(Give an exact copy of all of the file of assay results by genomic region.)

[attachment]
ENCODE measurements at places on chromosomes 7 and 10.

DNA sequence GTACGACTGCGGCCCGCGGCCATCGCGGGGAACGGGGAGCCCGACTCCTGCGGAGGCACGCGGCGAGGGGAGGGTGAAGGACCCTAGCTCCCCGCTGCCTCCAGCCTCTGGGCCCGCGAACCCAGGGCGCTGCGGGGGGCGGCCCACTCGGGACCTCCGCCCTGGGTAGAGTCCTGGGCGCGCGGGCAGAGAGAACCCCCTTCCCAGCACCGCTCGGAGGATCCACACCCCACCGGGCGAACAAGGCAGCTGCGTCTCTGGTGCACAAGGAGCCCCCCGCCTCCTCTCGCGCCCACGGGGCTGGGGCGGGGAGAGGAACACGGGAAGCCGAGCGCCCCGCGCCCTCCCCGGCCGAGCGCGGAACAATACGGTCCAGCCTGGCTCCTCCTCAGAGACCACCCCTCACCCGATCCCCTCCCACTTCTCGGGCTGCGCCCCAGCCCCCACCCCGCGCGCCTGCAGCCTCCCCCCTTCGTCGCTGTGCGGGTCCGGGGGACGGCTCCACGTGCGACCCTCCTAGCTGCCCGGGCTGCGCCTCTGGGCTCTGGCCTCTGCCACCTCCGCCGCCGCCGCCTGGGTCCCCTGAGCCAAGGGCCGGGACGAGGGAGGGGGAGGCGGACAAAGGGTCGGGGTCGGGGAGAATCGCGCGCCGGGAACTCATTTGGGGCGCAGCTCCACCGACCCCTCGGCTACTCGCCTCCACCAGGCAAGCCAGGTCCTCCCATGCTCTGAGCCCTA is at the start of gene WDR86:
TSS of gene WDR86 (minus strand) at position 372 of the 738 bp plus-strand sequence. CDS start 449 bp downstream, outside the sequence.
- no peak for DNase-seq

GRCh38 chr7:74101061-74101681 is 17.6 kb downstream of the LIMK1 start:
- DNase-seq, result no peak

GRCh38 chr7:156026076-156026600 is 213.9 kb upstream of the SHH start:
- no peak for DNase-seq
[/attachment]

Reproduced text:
ENCODE measurements at places on chromosomes 7 and 10.

DNA sequence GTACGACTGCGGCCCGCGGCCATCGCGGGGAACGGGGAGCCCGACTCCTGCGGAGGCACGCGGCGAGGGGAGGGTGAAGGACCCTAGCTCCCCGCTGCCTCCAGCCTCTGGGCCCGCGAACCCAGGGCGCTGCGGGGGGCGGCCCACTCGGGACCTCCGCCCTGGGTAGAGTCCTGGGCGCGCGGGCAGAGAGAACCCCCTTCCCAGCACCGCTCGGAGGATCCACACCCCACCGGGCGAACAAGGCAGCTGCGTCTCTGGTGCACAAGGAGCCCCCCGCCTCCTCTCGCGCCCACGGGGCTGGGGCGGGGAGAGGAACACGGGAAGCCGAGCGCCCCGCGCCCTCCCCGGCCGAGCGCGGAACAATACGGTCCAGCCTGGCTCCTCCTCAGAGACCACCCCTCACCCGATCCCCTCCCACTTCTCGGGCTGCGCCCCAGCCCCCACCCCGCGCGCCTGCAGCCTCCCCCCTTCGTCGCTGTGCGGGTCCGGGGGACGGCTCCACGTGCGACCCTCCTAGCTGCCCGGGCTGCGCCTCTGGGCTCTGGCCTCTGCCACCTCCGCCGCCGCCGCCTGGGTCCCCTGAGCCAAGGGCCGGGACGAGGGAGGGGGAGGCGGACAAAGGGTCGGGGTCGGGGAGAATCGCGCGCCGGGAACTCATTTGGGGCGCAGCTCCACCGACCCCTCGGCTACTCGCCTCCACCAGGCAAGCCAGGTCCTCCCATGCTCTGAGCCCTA is at the start of gene WDR86:
TSS of gene WDR86 (minus strand) at position 372 of the 738 bp plus-strand sequence. CDS start 449 bp downstream, outside the sequence.
- no peak for DNase-seq

GRCh38 chr7:74101061-74101681 is 17.6 kb downstream of the LIMK1 start:
- DNase-seq, result no peak

GRCh38 chr7:156026076-156026600 is 213.9 kb upstream of the SHH start:
- no peak for DNase-seq